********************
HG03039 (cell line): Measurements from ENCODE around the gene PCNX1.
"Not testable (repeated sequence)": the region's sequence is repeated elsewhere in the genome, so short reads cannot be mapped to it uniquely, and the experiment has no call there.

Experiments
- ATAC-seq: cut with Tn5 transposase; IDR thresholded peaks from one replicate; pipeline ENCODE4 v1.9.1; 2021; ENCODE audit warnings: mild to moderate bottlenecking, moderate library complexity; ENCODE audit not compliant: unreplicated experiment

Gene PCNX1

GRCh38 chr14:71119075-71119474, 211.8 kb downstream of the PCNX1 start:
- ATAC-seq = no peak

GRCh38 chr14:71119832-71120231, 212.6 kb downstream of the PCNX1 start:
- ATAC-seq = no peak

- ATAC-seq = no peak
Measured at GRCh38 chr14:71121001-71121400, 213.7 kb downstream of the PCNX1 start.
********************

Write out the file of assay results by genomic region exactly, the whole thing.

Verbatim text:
HG03039 (cell line): Measurements from ENCODE around the gene PCNX1.
"Not testable (repeated sequence)": the region's sequence is repeated elsewhere in the genome, so short reads cannot be mapped to it uniquely, and the experiment has no call there.

Experiments
- ATAC-seq: cut with Tn5 transposase; IDR thresholded peaks from one replicate; pipeline ENCODE4 v1.9.1; 2021; ENCODE audit warnings: mild to moderate bottlenecking, moderate library complexity; ENCODE audit not compliant: unreplicated experiment

Gene PCNX1

GRCh38 chr14:71119075-71119474, 211.8 kb downstream of the PCNX1 start:
- ATAC-seq = no peak

GRCh38 chr14:71119832-71120231, 212.6 kb downstream of the PCNX1 start:
- ATAC-seq = no peak

- ATAC-seq = no peak
Measured at GRCh38 chr14:71121001-71121400, 213.7 kb downstream of the PCNX1 start.